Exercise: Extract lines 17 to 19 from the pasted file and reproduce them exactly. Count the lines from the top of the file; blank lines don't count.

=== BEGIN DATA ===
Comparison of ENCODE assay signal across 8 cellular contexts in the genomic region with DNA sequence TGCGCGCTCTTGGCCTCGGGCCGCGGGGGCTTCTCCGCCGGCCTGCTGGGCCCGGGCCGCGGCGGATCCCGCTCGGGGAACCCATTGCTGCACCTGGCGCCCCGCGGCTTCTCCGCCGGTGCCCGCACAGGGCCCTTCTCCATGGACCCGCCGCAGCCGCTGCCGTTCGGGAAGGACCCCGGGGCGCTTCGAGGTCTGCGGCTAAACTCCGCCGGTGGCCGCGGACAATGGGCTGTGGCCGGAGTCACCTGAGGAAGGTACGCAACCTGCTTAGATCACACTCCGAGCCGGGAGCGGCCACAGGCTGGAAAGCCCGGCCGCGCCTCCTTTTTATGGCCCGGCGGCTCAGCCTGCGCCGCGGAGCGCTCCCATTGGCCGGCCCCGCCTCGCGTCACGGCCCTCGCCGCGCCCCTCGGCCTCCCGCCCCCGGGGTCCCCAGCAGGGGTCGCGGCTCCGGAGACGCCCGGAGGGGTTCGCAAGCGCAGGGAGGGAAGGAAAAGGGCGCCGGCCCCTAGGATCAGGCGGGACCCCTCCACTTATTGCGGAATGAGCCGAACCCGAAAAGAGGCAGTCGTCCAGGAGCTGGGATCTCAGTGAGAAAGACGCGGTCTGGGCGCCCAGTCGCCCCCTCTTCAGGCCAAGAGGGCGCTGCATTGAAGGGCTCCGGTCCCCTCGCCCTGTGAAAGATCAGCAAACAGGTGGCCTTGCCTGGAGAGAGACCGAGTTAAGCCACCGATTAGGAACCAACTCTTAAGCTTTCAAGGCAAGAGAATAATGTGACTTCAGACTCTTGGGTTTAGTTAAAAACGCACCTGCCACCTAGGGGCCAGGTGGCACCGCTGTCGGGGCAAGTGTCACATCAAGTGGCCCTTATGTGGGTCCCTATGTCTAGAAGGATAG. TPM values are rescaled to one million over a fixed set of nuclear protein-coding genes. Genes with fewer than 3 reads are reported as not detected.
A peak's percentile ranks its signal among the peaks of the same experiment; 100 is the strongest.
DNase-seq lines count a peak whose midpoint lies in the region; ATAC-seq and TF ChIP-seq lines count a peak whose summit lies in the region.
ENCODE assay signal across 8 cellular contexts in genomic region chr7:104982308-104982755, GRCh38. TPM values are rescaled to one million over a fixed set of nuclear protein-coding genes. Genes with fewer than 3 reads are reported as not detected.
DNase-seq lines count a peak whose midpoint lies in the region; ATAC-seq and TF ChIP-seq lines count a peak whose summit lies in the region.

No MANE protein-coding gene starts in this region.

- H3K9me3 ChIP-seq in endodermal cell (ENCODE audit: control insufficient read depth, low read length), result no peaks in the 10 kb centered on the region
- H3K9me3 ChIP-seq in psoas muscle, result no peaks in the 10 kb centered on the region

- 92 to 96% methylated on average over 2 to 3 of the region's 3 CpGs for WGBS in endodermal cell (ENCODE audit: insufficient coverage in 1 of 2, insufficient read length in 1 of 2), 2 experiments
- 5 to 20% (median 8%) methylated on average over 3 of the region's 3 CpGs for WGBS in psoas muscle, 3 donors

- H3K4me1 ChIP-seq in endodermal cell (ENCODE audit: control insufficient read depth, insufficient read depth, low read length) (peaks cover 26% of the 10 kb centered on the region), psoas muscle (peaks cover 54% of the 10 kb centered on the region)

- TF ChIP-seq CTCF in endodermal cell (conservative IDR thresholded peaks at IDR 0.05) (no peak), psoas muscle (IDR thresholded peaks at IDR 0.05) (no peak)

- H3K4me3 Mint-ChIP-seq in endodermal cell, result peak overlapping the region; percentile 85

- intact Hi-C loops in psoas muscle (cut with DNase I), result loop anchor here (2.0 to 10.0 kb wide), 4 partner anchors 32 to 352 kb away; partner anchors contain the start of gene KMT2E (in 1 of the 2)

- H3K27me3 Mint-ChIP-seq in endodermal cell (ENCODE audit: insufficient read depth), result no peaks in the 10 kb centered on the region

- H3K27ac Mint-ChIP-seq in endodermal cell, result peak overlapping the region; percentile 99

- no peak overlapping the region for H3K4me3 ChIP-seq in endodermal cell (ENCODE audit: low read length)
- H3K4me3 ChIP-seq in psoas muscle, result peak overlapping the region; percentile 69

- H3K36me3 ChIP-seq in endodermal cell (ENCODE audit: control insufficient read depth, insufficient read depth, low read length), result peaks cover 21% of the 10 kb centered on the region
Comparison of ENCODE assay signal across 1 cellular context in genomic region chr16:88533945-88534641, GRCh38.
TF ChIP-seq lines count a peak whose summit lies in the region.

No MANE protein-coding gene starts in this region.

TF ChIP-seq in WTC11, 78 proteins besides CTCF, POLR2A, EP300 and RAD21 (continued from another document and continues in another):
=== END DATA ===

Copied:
- no peak overlapping the region for H3K4me3 ChIP-seq in endodermal cell (ENCODE audit: low read length)
- H3K4me3 ChIP-seq in psoas muscle, result peak overlapping the region; percentile 69

- H3K36me3 ChIP-seq in endodermal cell (ENCODE audit: control insufficient read depth, insufficient read depth, low read length), result peaks cover 21% of the 10 kb centered on the region